Table 4

 Perceptions of the causes of adverse events and near misses and their identification

Maturity level of safety cultureDimension description
PathologicalIn a pathological organisation, incidents would be seen as “bad luck” and outside the organisation’s control, occurring as a result of staff errors or patient behaviour. Ad hoc reporting systems would be in place with the organisation largely in “blissful ignorance”, unless serious adverse events occur. Incidents and complaints would be “swept under the carpet” if possible. There would be a high blame culture with individuals subjected to victimisation and disciplinary action
ReactiveA reactive organisation would see itself as a victim of circumstances. Individuals would be seen as the cause of problems and solutions would focus on retraining or punitive action. There would be an embryonic reporting system, although staff would not be encouraged to report incidents. Minimum data on incidents would be collected and this would not be analysed. There would be a blame culture which would make staff reluctant to report incidents. When incidents occurred there would be no attempt to support any of those involved, including patients and their relatives
CalculativeCalculative organisations would recognise that systems, not just individuals, contribute to incidents. The organisation would profess to not having a blame culture, but this would not be the perception of the staff. There would be a centralised anonymous reporting system in place with an emphasis on form completion. Staff would be encouraged to report incidents and near misses, but they would not feel safe to do so. Complaints would be considered with adverse events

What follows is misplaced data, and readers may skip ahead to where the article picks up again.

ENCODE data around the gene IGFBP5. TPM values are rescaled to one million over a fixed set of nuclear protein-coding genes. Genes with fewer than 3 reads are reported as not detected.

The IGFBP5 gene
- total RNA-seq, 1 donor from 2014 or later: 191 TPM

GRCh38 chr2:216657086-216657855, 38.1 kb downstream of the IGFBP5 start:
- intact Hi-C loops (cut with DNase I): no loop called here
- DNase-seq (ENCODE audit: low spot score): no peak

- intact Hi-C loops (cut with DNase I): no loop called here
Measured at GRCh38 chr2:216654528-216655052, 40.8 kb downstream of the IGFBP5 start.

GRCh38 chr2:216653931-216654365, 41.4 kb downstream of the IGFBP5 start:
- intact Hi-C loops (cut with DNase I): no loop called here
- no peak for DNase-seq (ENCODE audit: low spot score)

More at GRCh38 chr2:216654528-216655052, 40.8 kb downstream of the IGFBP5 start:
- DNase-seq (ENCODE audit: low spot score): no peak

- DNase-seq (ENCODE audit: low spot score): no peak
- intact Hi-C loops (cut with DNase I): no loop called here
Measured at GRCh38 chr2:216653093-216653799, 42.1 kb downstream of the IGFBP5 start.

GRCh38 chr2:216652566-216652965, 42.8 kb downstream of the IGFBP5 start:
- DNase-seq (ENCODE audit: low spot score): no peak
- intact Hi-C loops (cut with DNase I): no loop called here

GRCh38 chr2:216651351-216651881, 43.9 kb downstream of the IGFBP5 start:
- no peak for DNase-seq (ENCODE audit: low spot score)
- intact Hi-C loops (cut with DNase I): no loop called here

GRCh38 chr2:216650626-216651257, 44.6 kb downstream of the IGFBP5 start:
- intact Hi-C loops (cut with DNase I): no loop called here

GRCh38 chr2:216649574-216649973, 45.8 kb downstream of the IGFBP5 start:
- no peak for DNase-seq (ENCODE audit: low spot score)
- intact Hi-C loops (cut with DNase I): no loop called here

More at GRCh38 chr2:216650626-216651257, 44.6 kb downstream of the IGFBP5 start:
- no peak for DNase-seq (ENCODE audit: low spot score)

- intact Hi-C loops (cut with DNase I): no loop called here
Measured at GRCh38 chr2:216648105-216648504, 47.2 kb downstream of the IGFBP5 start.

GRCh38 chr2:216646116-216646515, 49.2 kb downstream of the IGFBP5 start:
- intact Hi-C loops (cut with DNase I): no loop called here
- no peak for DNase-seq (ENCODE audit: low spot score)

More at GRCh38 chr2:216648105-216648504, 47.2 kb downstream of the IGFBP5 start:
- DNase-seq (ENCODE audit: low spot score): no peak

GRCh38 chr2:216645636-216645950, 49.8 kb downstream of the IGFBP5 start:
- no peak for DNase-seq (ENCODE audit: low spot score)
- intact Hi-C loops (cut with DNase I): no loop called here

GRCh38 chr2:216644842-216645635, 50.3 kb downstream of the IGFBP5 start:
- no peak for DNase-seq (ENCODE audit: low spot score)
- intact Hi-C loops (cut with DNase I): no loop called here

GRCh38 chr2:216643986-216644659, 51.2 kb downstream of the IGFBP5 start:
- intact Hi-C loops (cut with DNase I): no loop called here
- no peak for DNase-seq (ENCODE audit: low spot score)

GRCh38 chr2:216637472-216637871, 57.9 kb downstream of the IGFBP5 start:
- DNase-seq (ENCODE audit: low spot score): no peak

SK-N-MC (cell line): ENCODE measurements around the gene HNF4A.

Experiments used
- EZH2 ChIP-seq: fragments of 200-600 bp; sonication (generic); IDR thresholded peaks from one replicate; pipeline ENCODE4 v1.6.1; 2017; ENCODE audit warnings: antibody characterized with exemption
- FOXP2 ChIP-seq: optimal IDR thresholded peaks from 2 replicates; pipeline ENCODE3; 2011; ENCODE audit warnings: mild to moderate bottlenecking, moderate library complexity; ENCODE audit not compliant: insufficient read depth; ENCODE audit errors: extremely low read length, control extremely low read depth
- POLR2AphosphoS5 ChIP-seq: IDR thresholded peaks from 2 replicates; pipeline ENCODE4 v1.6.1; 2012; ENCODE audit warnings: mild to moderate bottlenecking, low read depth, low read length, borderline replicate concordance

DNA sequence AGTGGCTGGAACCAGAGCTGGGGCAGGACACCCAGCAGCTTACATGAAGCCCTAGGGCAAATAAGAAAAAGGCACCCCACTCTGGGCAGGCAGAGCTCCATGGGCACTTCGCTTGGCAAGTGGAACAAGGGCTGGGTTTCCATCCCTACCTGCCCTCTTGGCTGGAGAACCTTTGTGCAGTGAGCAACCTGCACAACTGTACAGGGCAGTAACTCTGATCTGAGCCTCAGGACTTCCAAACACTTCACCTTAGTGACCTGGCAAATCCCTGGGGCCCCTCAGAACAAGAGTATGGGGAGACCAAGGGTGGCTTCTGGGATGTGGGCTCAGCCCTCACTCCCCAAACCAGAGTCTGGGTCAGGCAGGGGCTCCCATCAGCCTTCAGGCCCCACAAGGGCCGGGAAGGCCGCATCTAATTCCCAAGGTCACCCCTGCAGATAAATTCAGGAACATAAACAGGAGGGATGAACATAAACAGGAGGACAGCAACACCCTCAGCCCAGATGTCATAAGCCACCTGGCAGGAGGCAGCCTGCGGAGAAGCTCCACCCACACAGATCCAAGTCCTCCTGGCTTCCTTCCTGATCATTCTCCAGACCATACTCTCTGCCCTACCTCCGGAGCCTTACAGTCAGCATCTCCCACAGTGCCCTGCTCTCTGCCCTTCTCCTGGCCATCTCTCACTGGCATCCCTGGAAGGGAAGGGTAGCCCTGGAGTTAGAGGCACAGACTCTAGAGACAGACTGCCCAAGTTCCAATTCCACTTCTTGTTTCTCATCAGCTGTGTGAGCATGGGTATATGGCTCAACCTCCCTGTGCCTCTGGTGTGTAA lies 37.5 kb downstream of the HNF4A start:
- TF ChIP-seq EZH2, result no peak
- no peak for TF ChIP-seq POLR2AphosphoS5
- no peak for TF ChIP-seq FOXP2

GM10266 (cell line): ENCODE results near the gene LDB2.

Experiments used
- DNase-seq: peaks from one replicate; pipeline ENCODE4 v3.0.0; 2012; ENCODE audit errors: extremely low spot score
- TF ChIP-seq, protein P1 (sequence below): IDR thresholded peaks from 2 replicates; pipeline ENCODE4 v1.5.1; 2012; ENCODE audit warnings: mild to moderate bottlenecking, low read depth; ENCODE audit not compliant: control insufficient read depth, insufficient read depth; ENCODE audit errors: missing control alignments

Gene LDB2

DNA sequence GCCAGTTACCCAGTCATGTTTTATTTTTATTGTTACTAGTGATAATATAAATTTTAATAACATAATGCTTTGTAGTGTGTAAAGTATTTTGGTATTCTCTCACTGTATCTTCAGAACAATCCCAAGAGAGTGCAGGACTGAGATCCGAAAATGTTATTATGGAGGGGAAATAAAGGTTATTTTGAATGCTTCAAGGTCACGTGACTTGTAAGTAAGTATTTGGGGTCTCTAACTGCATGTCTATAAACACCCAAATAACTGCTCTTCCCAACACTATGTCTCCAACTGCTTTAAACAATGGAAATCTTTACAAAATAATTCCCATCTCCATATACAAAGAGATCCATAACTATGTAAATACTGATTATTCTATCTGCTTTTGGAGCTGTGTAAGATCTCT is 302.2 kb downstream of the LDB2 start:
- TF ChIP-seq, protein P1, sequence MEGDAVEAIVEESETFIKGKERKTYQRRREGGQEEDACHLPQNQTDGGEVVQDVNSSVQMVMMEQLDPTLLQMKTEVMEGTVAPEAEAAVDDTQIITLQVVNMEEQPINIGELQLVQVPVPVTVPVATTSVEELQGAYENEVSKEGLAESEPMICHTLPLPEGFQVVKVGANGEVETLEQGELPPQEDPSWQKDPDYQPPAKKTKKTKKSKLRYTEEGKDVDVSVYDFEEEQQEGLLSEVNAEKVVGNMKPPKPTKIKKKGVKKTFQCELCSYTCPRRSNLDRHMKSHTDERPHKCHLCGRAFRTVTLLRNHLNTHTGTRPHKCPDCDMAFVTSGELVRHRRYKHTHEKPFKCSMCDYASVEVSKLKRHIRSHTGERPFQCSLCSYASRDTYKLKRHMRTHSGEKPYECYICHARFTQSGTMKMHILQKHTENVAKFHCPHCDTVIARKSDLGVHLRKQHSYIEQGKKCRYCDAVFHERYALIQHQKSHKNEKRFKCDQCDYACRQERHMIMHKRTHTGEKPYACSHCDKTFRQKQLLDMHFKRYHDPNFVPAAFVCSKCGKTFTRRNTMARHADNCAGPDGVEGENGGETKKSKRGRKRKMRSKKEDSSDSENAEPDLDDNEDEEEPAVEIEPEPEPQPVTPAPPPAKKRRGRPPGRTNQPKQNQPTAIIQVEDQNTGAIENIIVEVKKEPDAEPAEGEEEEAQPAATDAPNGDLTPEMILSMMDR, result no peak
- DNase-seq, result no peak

ProactiveProactive organisations would accept that incidents are a combination of individual and system faults. Reporting of adverse events and near misses would be encouraged and they would be seen as learning opportunities. Accessible and “staff-friendly” electronic reporting methods would be used, allowing trends to be readily examined. The organisation would have a blame-free, collaborative culture and staff would feel safe to report near misses. Staff, patients and relatives would be supported from the moment of reporting
GenerativeIn generative organisations, organisational failures would be noted but staff would also be aware of their own professional accountability in relation to errors. Reporting adverse events and near misses would be second nature as staff would have confidence in the investigation process and understand the value of reporting. Integrated systems would allow adverse events, near misses, complaints and litigation cases to be analysed together. Staff, patients and relatives would be actively supported from the time of the incident and the organisation would have a high level of openness and trust